Charge storage and capacitance-type properties of multi-walled carbon nanotubes modified with ruthenium analogue of Prussian Blueby Magdalena Skunik-Nuckowska, Pawel Bacal, Pawel J. Kulesza

J Solid State Electrochem

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ORIGINAL PAPER

Charge storage and capacitance-type properties of multi-walled carbon nanotubes modified with ruthenium analogue of Prussian Blue

Magdalena Skunik-Nuckowska1 & Pawel Bacal1 & Pawel J. Kulesza1

Received: 6 March 2015 /Revised: 17 April 2015 /Accepted: 18 April 2015 # Springer-Verlag Berlin Heidelberg 2015

Abstract The ruthenium analogue of Prussian Blue, ruthenium(II,III,IV) hexacyanoruthenate(II,III), was demonstrated to form ultra-thin films (deposits) of mixedvalent ruthenium-oxo species cross- l inked with cyanoruthenates on the surfaces of multi-walled carbon nanotubes. This polynuclear inorganic material was characterized by various redox transitions effectively adding to the double-layer-type capacitive properties of carbon nanotubes. Fabrication of the redox system (in a form of ultrathin deposits on carbon nanotube surfaces with the content of the oxocyanoruthenium deposit on the level of 15 wt%) was simply achieved by exposing nanostructured carbons to the mixture containing ruthenium(III) chloride and potassium hexacyanoruthenate(II) at pH 2. The composite (hybrid) material composed of carbon nanotubes and oxocyanoruthenium layers was considered here for the construction of symmetric electrochemical capacitor-type system. The specific capacitance, energy, and power dens i t ies were de termined from the data of cyc l ic voltammetric, galvanostatic charging-discharging, and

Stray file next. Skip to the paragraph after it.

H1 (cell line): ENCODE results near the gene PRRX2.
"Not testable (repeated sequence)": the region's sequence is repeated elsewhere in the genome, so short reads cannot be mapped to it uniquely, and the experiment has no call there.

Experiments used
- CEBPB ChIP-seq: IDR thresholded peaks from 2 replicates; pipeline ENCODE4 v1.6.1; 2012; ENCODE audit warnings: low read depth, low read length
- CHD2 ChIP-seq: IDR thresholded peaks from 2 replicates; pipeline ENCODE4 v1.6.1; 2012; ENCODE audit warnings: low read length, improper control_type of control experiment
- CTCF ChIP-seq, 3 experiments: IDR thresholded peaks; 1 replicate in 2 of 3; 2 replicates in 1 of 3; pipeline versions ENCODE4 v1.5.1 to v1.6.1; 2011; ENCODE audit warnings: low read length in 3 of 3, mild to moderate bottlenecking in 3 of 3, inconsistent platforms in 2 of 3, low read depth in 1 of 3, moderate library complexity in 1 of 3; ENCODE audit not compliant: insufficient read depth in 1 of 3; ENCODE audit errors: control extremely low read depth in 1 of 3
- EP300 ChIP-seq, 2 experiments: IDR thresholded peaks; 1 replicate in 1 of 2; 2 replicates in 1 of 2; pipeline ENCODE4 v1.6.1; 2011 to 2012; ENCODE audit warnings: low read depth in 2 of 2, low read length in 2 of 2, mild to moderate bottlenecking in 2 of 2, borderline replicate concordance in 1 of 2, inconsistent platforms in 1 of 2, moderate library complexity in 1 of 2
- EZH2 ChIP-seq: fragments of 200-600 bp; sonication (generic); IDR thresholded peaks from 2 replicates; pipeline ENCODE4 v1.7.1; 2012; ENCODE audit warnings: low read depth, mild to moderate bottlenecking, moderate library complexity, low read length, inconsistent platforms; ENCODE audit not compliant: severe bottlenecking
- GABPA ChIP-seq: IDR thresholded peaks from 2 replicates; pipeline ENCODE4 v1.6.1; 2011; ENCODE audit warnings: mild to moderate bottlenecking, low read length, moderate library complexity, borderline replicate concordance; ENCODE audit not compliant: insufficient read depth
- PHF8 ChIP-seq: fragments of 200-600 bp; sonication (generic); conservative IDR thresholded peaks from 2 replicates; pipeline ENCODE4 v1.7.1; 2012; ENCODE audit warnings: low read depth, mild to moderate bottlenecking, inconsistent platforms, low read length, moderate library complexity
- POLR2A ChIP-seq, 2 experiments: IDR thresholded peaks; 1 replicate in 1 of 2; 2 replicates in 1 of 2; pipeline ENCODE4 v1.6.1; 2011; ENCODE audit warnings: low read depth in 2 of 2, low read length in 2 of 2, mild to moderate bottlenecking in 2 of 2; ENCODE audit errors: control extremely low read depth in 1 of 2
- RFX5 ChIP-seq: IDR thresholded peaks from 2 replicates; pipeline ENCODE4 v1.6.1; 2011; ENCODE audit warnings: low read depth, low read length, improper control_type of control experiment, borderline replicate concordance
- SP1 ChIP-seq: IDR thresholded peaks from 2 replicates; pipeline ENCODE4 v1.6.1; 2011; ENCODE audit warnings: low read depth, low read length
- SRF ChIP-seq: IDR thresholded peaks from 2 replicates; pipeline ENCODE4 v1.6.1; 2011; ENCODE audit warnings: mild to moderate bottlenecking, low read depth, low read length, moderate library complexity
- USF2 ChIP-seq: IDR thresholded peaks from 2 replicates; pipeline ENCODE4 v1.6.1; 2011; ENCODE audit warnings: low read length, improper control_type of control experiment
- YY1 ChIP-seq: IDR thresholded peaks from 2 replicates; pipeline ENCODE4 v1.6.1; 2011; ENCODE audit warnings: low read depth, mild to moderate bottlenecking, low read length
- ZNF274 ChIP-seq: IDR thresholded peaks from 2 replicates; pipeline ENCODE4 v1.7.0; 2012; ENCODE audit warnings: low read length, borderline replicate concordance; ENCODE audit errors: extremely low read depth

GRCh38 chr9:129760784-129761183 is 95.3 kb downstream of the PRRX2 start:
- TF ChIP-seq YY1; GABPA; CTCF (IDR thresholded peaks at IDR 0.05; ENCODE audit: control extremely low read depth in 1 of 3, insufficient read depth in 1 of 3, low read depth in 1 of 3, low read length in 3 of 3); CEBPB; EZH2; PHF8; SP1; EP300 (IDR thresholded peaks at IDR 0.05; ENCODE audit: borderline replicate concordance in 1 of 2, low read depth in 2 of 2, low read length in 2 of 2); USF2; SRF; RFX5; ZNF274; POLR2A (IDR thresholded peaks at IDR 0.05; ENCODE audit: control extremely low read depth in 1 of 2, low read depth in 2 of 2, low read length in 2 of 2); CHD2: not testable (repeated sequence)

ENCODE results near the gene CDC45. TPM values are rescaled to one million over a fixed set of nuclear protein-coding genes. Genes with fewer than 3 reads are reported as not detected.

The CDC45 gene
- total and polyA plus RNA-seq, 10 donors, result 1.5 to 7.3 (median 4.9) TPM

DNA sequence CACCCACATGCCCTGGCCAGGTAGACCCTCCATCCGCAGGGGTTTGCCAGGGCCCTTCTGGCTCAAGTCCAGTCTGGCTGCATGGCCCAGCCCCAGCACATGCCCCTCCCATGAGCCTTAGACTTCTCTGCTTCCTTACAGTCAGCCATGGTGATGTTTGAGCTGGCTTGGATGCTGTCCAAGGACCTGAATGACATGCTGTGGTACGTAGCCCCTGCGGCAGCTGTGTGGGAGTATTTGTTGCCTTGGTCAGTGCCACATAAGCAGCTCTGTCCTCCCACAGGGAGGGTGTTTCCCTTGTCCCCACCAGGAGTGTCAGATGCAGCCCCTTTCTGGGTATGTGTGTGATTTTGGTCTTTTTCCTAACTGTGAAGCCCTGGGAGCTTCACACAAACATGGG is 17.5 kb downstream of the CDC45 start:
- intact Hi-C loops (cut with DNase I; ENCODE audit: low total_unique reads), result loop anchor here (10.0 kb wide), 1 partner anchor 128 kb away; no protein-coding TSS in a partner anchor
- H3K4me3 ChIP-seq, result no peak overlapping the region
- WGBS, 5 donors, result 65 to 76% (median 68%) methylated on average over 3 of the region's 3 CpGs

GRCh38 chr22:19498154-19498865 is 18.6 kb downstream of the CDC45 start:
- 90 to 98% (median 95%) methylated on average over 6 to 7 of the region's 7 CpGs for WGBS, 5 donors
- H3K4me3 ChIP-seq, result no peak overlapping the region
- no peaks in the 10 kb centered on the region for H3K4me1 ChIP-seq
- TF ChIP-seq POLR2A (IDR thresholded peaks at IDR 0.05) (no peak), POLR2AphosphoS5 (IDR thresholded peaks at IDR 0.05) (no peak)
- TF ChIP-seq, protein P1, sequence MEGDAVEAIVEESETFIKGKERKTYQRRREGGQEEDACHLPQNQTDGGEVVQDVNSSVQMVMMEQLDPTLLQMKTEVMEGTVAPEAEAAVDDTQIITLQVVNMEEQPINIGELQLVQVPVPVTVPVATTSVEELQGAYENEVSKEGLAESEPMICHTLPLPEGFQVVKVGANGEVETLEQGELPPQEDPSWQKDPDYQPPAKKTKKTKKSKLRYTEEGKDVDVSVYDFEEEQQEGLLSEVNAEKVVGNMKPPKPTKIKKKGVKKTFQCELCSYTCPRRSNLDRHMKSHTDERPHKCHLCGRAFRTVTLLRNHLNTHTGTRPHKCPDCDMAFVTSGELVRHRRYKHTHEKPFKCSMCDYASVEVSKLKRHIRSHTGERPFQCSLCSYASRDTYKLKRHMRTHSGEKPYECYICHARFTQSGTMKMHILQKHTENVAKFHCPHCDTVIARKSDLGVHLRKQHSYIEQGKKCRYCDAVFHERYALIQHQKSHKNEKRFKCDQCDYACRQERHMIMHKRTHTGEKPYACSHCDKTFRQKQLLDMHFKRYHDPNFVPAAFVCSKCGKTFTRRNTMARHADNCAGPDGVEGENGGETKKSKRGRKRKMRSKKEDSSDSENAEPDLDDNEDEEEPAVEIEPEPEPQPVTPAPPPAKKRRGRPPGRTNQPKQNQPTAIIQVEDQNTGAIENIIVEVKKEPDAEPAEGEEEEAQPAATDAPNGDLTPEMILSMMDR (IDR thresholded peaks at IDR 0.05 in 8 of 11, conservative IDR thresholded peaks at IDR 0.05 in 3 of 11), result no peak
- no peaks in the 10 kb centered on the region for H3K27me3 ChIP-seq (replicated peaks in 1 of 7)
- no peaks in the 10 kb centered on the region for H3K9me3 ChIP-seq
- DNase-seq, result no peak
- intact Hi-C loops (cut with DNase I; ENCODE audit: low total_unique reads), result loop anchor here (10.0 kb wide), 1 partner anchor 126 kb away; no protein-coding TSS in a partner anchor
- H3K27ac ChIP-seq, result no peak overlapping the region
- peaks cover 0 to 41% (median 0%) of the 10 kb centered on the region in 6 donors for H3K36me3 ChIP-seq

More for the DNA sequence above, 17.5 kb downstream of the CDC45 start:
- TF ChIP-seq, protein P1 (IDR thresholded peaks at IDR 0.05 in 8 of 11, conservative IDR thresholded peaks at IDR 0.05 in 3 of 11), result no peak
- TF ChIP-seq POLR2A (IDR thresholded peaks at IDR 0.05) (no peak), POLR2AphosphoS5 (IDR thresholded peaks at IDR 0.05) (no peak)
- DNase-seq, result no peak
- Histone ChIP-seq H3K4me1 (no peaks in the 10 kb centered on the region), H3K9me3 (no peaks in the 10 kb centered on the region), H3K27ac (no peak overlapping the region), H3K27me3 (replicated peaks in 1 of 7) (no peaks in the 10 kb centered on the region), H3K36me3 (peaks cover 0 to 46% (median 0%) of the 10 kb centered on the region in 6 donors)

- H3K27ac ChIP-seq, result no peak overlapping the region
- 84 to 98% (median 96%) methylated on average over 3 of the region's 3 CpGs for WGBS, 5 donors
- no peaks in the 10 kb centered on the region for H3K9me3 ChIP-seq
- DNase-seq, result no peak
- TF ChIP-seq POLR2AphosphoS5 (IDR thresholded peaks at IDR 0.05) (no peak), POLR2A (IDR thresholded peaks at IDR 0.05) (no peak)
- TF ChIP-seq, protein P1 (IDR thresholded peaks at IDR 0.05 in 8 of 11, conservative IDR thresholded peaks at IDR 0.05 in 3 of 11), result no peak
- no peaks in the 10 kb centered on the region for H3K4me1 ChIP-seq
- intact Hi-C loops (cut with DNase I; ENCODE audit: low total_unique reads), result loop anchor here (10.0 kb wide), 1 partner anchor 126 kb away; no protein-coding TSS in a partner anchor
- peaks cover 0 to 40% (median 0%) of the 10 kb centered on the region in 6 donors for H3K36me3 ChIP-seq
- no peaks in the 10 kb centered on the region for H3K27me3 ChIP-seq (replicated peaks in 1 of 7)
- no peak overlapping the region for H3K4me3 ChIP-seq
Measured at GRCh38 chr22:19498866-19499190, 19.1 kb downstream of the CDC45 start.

AC impedance measurements. The capacitor cell utilizing the composite material was characterized by increased specific capacitance (86 F g−1) which corresponds to the energy density of 2.9 Wh kg−1 without noticeable changes in power performance in comparison to bare carbon nanotubes-type device.

Keywords Multi-walled carbon nanotubes . Ruthenium-oxo species . Cyanoruthenate deposit . Double-layer capacitance .

Charge storage systems

Introduction

Electrochemical capacitors or supercapacitors [1] have received significant attention during recent years. Various kinds of nanostructured carbon materials that include activated carbons [2–4], carbon blacks [5, 6], aerogels [7, 8], and nanotubes [5, 9–11] have been widely investigated as electrode materials in such capacitors. In particular, multi-walled carbon nanotubes (MWNTs) are characterized by high electrical conductivity, exceptional mechanical stability, good resistance to corrosion, and significant durability during long-term operation. Their low internal resistance arises from the unique mesoporous structure formed by spaces between the entangled tubes in addition to the presence of opened central canals. Such morphology makes the nanotube-based interfaces highly accessible to electrolyte ions. On the other hand,